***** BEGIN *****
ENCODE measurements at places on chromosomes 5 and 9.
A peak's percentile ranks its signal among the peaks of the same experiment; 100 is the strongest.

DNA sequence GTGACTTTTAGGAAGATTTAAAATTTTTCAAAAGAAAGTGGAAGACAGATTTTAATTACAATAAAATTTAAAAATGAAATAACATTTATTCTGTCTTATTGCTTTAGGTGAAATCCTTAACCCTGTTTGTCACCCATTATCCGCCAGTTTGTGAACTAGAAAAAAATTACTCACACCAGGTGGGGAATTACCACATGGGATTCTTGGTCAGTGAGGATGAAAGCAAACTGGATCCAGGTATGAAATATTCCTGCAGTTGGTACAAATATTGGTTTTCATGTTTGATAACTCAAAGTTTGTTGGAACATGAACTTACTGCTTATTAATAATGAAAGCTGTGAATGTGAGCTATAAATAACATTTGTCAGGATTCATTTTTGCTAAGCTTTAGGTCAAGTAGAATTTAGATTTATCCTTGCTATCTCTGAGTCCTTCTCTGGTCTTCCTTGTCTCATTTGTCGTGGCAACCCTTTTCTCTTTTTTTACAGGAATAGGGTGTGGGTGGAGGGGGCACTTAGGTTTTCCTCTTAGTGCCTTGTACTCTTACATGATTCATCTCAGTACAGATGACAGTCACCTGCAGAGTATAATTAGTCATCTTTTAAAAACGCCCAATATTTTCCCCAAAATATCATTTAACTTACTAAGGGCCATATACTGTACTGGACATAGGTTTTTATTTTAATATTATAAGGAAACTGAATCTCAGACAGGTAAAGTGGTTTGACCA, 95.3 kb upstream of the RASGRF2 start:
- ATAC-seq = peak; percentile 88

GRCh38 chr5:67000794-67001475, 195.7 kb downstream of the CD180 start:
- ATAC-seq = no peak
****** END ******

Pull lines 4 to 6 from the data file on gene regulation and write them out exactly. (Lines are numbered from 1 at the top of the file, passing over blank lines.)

- ATAC-seq = peak; percentile 88

GRCh38 chr5:67000794-67001475, 195.7 kb downstream of the CD180 start:
- ATAC-seq = no peak